Were the old route markers color-coded?
In the short time (1922-1927) that NJs first highway routes were signed, there have been several changes and much confusion about the design and coloring of the original markers. We have not been able to locate any surviving samples of the old signs in the state museum or elsewhere,, nor are there any color photos. We present all of the info we were able to gather.
Although the state highway system was first legislated in 1926, the earliest official state map that used the numbers was 1922. In the legend of a 1922 Rand-McNally map [FIG.1], the route markers are described as being painted on telephone poles. These earliest markers used white lettering on a blue background. They are square and have "State" over the number and "Highway" under the number.
In a 1924 New York Times article, it appears that the markers are still being painted on poles but now use different colors in certain instances: "Routes 4 and 14 have a blue band running around the pole with the number 4 and 14 in the centre. Route 3 runs from Atlantic City to Camden, via the White Horse Pike, and has a yellow band with a black numeral." "The New Jersey numbering system is similar to the New England system, except that different colors are used, instead of the yellow and black adopted as uniform colors by all the New England Highway Commissioners." From the New York Times, 5-4-1924, "Road Conditions Outlined for Spring Motor Tours"
By the mid 1920s, the state was also using wooden signs mounted on wooden poles. These signs were rectangular and placed the route number inside an outline of New Jersey. A coloring scheme based on direction also seemed to be evolving. From here on in it is unclear as to whether the signs themselves were colored, the poles the signs were mounted on were colored, or both. In the legend of a 1927 Tydol Trails Map [FIG 2] both the state outline sign and a square sign that just contains the route number with stripes above and below are both shown, as well as a description of the color coding scheme. Since the markers are described as black on a colored band, the second figure is probably just a close-up of the route number on the NJ Outline sign.
According to the 1925 Official State Map: "The traveller will find poles banded along each route indicating the directions of routes as follows: Blue Banded Pole indicates that the road runs north and south. Red Banded Pole indicates that the road runs east and west. Yellow Banded Pole indicates diagonal course, south-east or north-west. Brown Banded Pole indicates diagonal course, north-east or south-west.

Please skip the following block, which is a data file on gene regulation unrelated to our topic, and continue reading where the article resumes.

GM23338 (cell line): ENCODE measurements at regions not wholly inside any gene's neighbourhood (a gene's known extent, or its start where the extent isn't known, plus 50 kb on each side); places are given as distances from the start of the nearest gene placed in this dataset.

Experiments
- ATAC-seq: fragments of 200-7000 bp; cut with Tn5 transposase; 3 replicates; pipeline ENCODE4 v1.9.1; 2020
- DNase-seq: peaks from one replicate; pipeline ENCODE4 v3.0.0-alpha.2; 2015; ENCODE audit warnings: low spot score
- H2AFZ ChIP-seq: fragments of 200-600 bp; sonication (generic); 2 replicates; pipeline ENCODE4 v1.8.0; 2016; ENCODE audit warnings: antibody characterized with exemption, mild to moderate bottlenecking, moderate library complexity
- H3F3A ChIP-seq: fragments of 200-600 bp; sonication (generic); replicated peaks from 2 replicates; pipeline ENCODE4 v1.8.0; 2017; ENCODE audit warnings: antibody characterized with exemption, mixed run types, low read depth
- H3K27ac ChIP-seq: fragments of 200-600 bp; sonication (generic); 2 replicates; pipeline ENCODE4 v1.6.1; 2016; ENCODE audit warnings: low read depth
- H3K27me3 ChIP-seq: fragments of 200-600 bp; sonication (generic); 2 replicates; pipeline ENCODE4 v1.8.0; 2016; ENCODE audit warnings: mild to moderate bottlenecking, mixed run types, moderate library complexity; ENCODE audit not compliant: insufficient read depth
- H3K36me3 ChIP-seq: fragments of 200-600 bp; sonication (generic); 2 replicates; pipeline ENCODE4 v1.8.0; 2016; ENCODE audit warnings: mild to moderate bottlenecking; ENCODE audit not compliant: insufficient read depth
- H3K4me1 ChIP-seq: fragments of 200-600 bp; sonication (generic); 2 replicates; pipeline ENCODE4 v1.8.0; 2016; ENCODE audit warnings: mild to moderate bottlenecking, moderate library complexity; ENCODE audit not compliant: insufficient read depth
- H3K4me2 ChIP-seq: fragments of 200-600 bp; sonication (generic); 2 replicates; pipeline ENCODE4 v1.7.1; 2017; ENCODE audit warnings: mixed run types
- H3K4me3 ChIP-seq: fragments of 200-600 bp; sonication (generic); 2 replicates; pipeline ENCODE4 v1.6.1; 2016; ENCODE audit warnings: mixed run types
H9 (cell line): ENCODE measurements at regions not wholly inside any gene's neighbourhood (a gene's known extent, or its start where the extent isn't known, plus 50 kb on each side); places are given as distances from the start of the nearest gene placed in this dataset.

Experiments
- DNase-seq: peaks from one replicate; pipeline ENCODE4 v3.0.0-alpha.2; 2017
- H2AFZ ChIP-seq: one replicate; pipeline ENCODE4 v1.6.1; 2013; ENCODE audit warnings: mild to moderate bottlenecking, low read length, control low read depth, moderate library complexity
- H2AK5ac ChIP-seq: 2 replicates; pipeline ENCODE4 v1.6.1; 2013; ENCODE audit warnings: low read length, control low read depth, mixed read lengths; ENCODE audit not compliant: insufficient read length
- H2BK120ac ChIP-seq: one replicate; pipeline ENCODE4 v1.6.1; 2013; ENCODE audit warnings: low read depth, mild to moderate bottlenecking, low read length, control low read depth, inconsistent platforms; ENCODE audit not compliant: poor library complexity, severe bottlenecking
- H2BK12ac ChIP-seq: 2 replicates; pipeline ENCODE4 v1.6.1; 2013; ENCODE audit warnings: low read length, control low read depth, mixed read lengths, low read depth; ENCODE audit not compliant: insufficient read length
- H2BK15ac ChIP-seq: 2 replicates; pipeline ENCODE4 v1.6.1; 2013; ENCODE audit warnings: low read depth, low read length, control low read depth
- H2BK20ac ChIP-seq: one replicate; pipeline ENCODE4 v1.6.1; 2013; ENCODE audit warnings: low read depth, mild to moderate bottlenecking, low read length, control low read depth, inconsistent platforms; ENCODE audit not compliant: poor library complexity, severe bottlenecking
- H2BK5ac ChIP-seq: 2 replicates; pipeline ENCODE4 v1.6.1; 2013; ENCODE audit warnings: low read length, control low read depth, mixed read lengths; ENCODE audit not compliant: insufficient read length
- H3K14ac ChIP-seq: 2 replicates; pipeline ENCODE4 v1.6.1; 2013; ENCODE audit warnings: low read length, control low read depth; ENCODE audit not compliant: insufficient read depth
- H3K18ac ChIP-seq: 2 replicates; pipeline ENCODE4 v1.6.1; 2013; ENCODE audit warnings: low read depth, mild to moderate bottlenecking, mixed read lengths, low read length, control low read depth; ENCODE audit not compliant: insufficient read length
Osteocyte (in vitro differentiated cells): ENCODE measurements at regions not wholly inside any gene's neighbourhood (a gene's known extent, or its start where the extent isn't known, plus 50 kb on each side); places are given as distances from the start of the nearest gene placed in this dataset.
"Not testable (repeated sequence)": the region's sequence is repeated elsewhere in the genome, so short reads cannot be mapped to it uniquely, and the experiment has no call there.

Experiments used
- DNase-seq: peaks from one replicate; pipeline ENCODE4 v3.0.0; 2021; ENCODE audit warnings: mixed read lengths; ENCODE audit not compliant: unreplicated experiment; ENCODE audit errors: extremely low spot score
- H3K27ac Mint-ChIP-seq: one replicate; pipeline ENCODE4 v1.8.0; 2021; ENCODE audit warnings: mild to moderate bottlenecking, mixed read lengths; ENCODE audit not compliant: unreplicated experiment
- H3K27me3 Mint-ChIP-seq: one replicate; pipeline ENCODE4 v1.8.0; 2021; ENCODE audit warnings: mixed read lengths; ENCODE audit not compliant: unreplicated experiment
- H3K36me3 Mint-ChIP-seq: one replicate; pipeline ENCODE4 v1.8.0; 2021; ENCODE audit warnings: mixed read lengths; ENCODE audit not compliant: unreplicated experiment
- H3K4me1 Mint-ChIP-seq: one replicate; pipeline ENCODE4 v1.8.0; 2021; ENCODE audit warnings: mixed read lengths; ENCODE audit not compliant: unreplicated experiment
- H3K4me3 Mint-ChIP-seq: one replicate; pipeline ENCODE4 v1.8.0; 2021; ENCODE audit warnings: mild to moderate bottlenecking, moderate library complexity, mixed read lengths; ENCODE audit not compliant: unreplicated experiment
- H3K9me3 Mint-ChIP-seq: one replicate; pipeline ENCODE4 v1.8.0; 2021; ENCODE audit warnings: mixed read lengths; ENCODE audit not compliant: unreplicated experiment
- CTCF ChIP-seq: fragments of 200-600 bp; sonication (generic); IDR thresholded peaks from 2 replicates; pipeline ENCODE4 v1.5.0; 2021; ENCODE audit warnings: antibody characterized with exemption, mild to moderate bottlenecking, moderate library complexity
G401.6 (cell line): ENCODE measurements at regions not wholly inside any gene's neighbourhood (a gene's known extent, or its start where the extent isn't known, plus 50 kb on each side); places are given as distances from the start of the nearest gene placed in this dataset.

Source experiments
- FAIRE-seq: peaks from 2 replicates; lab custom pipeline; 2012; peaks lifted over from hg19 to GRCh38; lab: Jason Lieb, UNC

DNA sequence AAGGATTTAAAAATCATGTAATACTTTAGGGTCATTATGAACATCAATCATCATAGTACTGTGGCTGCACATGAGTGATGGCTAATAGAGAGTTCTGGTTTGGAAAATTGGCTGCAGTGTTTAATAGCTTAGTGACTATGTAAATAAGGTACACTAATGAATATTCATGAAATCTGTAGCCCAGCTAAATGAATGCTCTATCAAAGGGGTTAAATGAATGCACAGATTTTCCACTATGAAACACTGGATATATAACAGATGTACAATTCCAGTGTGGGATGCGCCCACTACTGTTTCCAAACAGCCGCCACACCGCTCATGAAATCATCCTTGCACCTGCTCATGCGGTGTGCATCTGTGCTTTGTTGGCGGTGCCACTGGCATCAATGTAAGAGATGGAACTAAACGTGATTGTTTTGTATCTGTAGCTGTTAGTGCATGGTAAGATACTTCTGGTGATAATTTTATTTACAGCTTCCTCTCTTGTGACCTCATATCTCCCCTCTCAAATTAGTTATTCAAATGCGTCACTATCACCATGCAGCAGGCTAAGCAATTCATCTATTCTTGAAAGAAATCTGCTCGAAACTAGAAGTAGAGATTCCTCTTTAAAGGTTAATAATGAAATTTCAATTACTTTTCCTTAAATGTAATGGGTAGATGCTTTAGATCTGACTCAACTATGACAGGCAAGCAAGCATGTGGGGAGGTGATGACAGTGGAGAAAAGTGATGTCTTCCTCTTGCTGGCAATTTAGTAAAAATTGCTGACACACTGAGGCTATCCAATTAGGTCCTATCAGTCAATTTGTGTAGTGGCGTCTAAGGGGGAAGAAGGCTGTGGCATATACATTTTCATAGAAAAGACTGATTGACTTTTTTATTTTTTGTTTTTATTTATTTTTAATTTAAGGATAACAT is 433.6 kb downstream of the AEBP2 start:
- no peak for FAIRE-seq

In a MTR newsgroup posting, Robert Droz states: "The signs prior to 1926 (actually 1928, ed.) must have been something to see: Not only did they use a sensible state outline, but they were color-coded. N-S:Blue E-W:Red NE-SW:Brown NW-SE:Yellow. " This would seem to indicate that the markers themselves were also color-coded.
We located a photo of a marker on a pole [FIG 3] from a 1926 Official State Map. (Since we took a photocopy of an already grainy black and white picture, it didn't scan well and had to be doctored up a little to compensate.) The color band on the pole is visible and there are also 2 color bands above and below the route number. You can also examine the entire sign and pole assembly [FIG 4] but it may take some time to download.
However, in correspondence from David Mudge at the NJDOT, he states: "It appears that the actual route markers were never color coded according to direction. The are two problems associated with any attempt to do so. The first is that highways often change direction along their route, shifting from a straight n-s orientation to a diagonal one, for example. Color coding the route signs would have entailed a lot of subjective decisions. Signage, on the other hand, was almost universally black lettering on white background, for visibility. It is unlikely that a colorization would have been adopted because of the reduced legibility. Finally, if the route markers themselves were colorized, there would have been no need to put colored bands on the poles. By 1927, all mention of the color band/directional scheme appears to have been dropped."
In conclusion, it appears that the colored bands were painted on the poles, and were also painted above and below the route number band. The band itself appears to be black, while the route number appears to be white. Without actually seeing one in real life, it is not possible to tell for sure. If anyone knows more about this please write to us.
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